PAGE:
The sun came up just as we hit the fire tower at mile 88. Suzanne Pokorny walked out the trail to greet us and when I saw her my heart leapt, and then exploded. It was like fireworks. I was so happy to see my friend, until the sudden realization that her presence here meant that she was no longer in the race. I assumed all night long that she would pass me. Instead she fought terrible heat exhaustion all the way to Hickory Ridge where she simply was too ill to go on. Instead of sleeping she came to find us. This sort of caring is why I love Mohican. This is why the world needs to learn from us.

The walk down to the bridge should have been easy, with the daylight and net downhill path, but I almost collapsed with exhaustion. I don’t know why, but this simple little downhill leg was almost my undoing. I was so confused when we got to the bridge that I had to beg Nick to stay with me, even though the bridge was supposed to signal the end of his duties. He jumped at the chance. Nick is such a wonderful person. He has been having health issues and hasn’t been running much. A 23 mile run through the night was too much to ask. But I asked anyway because I needed it. Nick was able to provide. More Mohican Magic.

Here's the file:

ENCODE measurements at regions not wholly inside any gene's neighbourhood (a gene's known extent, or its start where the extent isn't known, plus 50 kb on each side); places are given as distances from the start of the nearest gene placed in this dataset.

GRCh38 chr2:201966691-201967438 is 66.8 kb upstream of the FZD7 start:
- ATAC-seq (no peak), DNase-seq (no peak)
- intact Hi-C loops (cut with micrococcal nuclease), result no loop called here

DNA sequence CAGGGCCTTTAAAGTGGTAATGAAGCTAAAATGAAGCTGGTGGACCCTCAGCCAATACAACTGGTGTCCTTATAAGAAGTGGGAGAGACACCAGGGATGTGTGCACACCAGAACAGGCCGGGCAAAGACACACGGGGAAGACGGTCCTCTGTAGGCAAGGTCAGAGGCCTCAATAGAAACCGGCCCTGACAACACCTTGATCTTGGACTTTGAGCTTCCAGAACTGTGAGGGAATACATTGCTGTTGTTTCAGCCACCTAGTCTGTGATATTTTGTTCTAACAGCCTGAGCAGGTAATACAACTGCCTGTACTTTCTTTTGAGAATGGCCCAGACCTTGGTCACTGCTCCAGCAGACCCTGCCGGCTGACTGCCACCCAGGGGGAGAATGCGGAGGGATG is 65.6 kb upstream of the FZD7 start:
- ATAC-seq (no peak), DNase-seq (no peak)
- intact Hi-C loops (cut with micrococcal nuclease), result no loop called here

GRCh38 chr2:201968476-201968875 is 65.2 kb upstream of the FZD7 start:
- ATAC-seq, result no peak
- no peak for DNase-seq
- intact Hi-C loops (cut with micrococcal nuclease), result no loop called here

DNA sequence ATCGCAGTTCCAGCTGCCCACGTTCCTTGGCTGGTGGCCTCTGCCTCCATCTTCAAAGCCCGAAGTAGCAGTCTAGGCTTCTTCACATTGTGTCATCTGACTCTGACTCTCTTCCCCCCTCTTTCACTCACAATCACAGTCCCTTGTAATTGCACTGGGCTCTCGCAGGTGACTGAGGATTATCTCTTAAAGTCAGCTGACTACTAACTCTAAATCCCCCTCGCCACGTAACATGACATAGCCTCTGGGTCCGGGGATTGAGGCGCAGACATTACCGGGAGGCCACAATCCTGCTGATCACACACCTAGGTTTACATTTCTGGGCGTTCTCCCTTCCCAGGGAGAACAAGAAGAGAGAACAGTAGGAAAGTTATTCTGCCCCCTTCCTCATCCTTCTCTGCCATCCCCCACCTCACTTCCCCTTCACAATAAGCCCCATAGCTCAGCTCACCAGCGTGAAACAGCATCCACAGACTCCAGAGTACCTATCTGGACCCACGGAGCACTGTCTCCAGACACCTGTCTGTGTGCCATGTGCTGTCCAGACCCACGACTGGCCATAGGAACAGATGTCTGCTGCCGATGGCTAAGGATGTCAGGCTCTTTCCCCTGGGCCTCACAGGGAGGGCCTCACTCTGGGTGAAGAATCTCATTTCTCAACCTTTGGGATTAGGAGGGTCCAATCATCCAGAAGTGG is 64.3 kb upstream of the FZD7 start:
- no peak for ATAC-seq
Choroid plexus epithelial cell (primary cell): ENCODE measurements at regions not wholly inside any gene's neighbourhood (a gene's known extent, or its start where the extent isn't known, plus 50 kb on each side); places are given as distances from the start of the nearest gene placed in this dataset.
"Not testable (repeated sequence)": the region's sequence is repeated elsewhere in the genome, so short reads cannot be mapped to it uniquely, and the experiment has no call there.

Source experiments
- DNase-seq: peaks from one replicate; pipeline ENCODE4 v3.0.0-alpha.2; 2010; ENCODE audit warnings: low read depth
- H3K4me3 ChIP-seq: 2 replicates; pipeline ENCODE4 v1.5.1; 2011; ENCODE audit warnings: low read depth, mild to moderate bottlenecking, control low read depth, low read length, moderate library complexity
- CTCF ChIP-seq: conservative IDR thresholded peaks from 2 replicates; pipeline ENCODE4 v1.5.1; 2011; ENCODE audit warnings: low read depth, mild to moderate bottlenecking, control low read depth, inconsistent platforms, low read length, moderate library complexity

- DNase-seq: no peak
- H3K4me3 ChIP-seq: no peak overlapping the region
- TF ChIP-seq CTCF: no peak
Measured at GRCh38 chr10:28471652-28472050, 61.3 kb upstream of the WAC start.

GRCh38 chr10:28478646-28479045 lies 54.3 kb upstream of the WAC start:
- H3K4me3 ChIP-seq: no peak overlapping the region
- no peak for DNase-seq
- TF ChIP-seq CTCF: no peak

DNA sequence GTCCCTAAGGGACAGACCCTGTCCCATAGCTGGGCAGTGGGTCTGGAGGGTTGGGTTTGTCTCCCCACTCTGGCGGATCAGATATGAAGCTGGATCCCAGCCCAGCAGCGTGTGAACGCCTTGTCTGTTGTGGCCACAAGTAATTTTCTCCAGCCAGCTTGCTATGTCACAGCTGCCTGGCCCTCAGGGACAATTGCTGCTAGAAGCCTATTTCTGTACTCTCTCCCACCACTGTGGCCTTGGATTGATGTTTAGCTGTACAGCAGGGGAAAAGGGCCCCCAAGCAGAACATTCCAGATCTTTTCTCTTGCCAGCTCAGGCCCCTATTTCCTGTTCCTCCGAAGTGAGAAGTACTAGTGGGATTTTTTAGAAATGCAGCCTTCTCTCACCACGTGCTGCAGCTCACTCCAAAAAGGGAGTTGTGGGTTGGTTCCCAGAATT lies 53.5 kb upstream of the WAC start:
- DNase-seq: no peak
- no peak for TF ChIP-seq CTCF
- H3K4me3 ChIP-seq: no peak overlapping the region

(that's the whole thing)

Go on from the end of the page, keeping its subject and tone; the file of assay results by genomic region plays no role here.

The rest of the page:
At the fire tower Katie Huss, dressed in street clothes, jumped in to pace Steve. Leigh would need a break, they reasoned, if she was going to hang with Steve until the finish. Meanwhile Ted Nieman, Steve’s originally scheduled pacer, finished pacing his runner to the finish, and learned from Michael’s wife that Steve was back in the race. Despite the fact that he had not slept and despite the fact that he had 23 miles on his legs, Ted Immediately headed to the covered bridge and found Steve. He agreed to pace him to the finish line. He arrived in the nick of time because Steve was only ten minutes up on the cutoff time was facing a steep six mile climb up Hickory Ridge. He needed to start running…and Ted was the man who could make that happen.

”Twenty minute miles. They have to be 20’s”. Star was carefully monitoring the clock, which was now ticking loudly in their ears. She was terrified they would “time-out” at the Hickory Ridge aid station. Dave was staying cool though. He was willing to risk a photo-finish at Hickory Ridge if it meant he could then risk jogging on the knee during the last 5 miles. He reasoned that a jog now, if it failed, might take him out of the race…and so they walked…and lost time. And Star worried. And Dave never blinked.